Yes I sometimes feel lonely harping away at the huge costs of trying to make a functioning electrical grid out of intermittent wind and solar sources. For a few of my posts on the subject, see here, here, and here. Maybe with President Trump's dramatic move yesterday to back away from fossil fuel suppression under the guise of "climate" control, this whole thing will quickly fade away. But as of now, many states, not the least California and my own home state of New York, soldier on with so-called "renewable portfolio standards" for electric utilities, requiring ever increasing amounts of generation from the unreliable renewables.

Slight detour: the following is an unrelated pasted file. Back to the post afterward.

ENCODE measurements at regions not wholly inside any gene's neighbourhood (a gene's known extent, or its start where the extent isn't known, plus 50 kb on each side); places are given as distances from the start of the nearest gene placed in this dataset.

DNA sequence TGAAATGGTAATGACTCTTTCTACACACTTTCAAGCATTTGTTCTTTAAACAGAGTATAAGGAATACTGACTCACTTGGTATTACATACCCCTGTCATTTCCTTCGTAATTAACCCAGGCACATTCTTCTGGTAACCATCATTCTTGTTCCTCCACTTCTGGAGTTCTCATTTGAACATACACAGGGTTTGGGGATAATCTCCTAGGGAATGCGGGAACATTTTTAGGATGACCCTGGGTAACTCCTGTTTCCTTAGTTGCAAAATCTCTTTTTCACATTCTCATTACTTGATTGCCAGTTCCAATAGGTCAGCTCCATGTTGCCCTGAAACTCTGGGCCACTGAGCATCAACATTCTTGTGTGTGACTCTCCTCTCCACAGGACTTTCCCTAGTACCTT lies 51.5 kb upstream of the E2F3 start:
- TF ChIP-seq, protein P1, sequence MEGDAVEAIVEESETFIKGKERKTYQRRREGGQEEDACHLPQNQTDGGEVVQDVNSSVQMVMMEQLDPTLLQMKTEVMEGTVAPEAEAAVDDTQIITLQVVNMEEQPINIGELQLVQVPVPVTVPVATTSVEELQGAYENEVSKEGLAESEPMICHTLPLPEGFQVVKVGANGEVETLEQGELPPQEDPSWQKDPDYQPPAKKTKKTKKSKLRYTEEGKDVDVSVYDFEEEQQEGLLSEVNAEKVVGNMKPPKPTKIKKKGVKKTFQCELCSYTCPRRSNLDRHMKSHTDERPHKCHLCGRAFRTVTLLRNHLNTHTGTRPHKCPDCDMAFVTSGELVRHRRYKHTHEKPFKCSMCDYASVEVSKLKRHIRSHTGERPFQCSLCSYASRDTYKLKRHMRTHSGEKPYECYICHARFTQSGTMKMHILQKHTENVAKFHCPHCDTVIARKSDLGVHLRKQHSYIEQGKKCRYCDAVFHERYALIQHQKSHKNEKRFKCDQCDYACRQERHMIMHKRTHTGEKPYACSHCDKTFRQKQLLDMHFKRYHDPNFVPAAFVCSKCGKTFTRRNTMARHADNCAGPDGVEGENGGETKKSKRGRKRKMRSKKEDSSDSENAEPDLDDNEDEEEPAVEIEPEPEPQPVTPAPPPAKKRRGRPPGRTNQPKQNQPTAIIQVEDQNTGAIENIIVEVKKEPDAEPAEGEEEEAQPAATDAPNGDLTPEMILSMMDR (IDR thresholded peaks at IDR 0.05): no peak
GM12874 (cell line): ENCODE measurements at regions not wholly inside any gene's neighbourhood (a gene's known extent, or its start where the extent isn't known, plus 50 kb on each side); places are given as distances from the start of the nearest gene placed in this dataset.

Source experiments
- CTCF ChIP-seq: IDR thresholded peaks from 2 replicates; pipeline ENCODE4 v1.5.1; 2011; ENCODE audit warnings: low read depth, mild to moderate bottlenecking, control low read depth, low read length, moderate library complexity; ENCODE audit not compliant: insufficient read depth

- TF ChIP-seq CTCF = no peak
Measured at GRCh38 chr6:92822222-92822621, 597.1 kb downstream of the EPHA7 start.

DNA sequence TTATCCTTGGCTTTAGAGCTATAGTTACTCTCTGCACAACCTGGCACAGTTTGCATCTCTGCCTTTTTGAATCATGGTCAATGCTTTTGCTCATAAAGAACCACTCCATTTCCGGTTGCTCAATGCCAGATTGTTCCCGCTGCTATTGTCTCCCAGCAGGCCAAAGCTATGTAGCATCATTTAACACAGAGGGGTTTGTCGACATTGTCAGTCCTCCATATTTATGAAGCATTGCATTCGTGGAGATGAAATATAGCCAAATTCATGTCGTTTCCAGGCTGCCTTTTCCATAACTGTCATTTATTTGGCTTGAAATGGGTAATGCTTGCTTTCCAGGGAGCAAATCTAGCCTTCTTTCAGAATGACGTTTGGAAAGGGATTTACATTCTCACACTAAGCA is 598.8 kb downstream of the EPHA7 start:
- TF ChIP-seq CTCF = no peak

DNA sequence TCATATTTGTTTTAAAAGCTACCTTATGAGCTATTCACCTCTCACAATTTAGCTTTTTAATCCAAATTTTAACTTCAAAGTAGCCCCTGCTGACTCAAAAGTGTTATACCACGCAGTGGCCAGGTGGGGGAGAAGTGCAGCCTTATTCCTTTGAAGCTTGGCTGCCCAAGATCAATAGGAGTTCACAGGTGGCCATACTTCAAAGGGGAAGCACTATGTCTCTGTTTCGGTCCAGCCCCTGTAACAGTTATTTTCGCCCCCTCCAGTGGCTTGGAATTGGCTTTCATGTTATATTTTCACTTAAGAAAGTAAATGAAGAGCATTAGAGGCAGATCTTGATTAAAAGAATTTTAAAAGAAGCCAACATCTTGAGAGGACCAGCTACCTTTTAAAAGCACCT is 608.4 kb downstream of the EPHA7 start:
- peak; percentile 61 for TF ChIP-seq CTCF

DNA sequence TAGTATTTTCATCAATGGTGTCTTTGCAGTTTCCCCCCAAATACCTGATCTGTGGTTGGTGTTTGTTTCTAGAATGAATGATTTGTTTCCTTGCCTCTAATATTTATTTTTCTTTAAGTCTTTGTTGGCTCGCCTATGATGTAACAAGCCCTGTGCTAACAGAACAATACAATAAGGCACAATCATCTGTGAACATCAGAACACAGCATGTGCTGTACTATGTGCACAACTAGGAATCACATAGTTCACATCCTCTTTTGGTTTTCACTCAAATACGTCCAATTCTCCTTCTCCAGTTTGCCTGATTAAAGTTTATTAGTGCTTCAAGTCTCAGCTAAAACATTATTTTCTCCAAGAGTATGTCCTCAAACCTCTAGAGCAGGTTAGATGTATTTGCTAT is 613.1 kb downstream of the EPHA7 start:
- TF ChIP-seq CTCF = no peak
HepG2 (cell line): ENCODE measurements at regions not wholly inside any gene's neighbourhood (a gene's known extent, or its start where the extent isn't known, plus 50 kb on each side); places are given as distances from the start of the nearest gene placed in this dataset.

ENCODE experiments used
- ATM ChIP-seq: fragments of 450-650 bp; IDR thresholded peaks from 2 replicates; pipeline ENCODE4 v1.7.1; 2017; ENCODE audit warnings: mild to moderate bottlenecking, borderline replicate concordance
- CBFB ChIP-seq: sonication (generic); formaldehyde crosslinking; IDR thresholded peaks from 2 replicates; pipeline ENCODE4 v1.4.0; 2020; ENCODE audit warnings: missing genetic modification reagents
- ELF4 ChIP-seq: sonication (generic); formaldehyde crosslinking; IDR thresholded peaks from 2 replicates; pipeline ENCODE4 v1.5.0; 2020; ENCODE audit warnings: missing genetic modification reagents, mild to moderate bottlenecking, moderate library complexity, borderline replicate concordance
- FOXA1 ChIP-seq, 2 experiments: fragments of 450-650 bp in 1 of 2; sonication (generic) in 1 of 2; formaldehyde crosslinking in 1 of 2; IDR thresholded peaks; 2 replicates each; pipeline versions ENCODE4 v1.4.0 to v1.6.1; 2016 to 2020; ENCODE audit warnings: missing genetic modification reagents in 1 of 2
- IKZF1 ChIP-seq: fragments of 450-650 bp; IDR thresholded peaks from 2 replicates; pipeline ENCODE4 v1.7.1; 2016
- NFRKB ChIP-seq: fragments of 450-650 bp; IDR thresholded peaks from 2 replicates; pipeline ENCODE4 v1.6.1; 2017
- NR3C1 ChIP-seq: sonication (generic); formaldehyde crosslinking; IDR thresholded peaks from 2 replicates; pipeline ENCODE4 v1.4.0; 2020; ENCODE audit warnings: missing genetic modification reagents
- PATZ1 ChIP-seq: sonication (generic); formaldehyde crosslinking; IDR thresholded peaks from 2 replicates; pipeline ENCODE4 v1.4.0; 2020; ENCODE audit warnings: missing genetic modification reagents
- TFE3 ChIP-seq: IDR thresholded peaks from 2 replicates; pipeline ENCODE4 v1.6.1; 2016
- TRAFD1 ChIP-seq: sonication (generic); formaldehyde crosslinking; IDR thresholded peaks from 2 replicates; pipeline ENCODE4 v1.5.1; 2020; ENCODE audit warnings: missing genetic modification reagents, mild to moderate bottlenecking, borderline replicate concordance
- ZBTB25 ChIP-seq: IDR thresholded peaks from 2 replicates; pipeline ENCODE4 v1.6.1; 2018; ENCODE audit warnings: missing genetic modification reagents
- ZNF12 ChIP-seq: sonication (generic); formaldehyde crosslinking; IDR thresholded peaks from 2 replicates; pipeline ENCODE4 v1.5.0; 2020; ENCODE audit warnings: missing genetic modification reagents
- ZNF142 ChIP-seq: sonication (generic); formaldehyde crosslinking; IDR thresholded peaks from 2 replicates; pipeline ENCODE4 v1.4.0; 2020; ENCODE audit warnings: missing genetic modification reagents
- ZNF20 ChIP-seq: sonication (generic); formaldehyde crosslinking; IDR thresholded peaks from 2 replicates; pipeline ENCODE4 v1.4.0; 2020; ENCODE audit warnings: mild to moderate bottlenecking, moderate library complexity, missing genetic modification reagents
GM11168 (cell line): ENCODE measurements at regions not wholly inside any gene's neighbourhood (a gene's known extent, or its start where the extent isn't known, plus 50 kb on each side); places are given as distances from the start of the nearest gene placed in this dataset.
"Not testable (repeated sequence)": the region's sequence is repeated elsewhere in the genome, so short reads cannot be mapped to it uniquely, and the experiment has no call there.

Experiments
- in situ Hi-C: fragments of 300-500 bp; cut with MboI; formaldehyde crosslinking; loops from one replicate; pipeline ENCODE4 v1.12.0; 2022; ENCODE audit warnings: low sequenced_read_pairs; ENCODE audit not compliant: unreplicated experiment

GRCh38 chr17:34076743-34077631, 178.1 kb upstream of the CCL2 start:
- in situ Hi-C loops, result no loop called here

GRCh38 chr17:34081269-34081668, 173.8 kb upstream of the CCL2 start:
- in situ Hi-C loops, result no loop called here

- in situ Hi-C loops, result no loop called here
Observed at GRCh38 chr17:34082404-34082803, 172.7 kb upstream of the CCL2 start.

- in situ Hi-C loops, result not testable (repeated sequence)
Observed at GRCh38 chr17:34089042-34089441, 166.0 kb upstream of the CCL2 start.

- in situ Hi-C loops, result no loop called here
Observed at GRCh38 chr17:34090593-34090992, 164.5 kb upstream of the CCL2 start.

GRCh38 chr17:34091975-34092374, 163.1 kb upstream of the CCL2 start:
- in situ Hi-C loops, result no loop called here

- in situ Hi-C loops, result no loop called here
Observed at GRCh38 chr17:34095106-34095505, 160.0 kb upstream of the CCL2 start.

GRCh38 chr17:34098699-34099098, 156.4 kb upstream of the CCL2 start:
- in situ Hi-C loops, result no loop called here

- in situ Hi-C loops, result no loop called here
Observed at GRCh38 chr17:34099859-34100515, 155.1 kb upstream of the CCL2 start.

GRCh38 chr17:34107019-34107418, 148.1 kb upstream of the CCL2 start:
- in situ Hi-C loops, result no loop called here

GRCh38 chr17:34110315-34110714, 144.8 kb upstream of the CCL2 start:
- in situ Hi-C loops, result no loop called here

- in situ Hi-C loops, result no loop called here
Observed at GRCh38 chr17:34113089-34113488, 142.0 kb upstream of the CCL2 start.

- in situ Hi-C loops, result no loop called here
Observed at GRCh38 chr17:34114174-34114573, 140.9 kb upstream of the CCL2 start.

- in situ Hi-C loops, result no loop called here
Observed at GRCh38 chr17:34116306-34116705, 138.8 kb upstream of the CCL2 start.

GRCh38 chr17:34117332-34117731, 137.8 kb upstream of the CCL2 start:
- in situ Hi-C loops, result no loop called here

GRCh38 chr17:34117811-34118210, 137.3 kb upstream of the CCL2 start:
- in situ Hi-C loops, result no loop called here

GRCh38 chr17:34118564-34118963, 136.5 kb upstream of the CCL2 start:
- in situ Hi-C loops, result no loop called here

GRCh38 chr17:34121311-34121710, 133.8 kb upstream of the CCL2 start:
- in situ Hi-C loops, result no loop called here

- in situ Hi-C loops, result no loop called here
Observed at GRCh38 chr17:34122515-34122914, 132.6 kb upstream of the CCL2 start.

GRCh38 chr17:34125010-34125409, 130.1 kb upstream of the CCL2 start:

I start from the proposition that, in the world of intentionally deceptive and fraudulent government data on virtually everything important (GDP, poverty, government debt, temperature records, etc.), it is still almost impossible to top the intentional deception that the government puts out on the subject of the cost of obtaining electricity from the intermittent sources. (OK, I have dubbed the temperature data tampering fraud the "Greatest Scientific Fraud Of All Time." But the fraud on the subject of the cost of wind and solar power is not technically a scientific fraud.) The idea as to the energy costs is to put out numbers purporting to show that wind and solar power are no more expensive than, or possibly even cheaper than, reliable and dispatchable sources like natural gas and coal. This is done by creating an arbitrary and useless concept known as the "levelized cost of energy" ("LCOE") that simply leaves out all of the massive extra costs that use of intermittent sources requires if you want a system that actually works 24/7/365 -- costs of things like backup from dispatchable sources, storage, extra transmission costs, and extra costs from running backup plants in a mode of constantly cycling up and down. Thus the government's annual Energy Information Agency report, most recently issued in August 2016, shows the LCOE from wind turbines as much less than nuclear and just slightly higher than natural gas -- and actually cheaper than natural gas once you take into account the tax credits! Their chart of comparative costs on page 6 at the link does not even deign to put a cost on new coal facilities. Hey, this was the Age of Obama! Coal was to be verboten!